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What the Biden Administration’s Energy Policies Mean for Your Company’s Energy Strategy

4 min read

While the United States has grown its usage of renewable energy over the past decade, the Biden Administration’s new clean energy plan doubles down on that trend by calling for increased federal support for innovative renewable energy technologies.

With this shift in the federal energy policy landscape, businesses have a unique opportunity to evaluate their energy strategies to explore the benefits of these proposed tax incentives and the decreasing cost of renewables.

“The shifts toward renewable energy policies and decreasing renewable energy prices are providing businesses with an opportunity to reduce risk by reevaluating their energy strategies,” said Mark Huston, president of Constellation’s National Retail Energy Business. “If you aren’t ready to invest in renewable energy, the reality is that you are going to find yourselves behind the leaders in your industry.”

Understanding the new administration’s energy policies

The Biden Administration’s renewable energy goals—which include getting the U.S. to complete reliance on clean electricity by 2035 and achieving net-zero emissions worldwide by 2050—are quite ambitious. While many unknowns still remain, here is what we do know about the Biden energy policies.

Within the first week of his administration, President Biden signed a series of executive orders that directed the federal government to: halt new oil and gas leasing on federal lands and waters; consider whether to adjust coal, oil, and gas royalties; and double offshore wind production.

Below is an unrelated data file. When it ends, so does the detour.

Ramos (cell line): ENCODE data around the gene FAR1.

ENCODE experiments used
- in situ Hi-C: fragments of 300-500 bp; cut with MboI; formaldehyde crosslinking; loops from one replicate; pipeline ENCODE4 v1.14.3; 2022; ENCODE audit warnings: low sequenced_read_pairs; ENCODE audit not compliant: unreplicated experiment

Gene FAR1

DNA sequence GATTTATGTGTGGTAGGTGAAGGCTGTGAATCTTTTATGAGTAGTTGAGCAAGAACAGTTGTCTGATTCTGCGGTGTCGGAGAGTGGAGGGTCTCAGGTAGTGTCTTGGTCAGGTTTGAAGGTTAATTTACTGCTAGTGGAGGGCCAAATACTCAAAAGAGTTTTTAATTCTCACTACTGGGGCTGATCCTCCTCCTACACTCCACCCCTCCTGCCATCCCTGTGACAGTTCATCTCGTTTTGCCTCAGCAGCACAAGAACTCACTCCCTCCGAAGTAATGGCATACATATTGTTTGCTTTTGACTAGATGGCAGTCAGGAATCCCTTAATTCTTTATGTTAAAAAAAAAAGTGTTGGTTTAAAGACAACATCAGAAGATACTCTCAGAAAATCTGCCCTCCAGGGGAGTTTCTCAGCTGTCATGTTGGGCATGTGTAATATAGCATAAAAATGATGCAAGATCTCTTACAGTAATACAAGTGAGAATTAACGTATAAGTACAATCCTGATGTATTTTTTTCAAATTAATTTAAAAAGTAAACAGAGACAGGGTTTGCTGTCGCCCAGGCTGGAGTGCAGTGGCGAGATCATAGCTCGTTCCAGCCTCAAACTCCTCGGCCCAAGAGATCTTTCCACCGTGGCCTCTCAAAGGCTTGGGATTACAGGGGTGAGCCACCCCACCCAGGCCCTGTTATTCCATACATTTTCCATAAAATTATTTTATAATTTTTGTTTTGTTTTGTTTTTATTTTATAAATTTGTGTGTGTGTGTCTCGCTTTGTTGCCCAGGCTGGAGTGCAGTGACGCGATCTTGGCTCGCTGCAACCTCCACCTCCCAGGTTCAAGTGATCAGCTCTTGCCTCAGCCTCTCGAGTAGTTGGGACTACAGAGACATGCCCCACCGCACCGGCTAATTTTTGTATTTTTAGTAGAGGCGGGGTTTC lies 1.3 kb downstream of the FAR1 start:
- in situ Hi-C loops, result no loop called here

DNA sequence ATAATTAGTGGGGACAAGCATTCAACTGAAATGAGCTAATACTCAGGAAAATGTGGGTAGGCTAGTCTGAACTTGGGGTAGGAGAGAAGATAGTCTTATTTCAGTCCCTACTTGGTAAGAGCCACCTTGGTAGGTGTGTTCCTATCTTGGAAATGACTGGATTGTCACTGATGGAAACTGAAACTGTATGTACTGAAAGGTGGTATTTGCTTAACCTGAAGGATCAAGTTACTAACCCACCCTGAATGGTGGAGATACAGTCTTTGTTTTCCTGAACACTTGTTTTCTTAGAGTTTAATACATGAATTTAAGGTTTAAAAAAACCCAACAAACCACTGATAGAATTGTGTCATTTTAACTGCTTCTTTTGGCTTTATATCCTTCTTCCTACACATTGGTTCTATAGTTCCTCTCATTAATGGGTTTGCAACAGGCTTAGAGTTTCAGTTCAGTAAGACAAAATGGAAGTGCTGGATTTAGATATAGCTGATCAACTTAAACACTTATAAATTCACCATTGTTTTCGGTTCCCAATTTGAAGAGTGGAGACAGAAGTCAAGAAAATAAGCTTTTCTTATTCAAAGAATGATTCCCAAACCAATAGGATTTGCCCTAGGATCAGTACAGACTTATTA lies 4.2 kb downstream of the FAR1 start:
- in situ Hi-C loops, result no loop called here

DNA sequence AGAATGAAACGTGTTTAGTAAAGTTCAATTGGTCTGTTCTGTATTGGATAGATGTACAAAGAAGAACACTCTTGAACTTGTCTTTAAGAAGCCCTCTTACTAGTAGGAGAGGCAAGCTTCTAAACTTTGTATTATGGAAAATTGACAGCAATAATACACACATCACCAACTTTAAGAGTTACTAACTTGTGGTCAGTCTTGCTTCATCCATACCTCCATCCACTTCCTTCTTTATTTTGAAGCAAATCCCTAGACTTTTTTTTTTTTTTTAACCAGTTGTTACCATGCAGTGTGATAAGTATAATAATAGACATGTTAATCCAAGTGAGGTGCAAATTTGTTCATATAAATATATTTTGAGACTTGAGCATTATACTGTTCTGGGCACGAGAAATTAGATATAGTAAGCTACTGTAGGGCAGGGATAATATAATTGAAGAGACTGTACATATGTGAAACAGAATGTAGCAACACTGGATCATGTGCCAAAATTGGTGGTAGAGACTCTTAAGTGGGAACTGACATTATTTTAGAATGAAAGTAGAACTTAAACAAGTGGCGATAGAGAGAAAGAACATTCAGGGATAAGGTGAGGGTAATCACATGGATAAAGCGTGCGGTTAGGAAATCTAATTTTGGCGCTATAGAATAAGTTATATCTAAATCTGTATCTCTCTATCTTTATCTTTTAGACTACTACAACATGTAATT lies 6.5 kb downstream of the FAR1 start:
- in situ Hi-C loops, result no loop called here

More recently, the U.S. Department of Energy announced $128 million in funding to lower costs and speed the deployment of solar energy technologies. This commitment will accelerate the trend over the past decade, which has seen the cost for solar power drop 82% since 2010, and the costs for onshore and offshore wind drop 39% and 29%, respectively, according to the International Renewable Energy Agency.[1]

Looking forward, the current administration is expected to expand on those initial efforts by proposing a $2 trillion investment in clean energy, requiring aggressive methane pollution limits for new and existing oil and gas operations, and proposing a renewal of tax incentives for clean energy technology.

Renewable energy already makes up 11% of the total U.S. consumption, according to the U.S. Energy Information Administration.[2] With the energy policies proposed by the Biden administration, we can expect that share will only increase at an accelerated rate.


Pie chart showing the US primary energy consumption by energy source, 2019

Reevaluating your energy strategy

Reevaluating your energy strategy begins with an assessment of your company’s energy impacts. Key questions to ask include how much energy your company uses, what it costs, and whether you are capitalizing on opportunities to use renewables.

While energy is among the highest business costs, most companies don’t know how to track or manage it effectively. But understanding your company’s energy impact is essential to aligning your strategy with the current U.S. policies.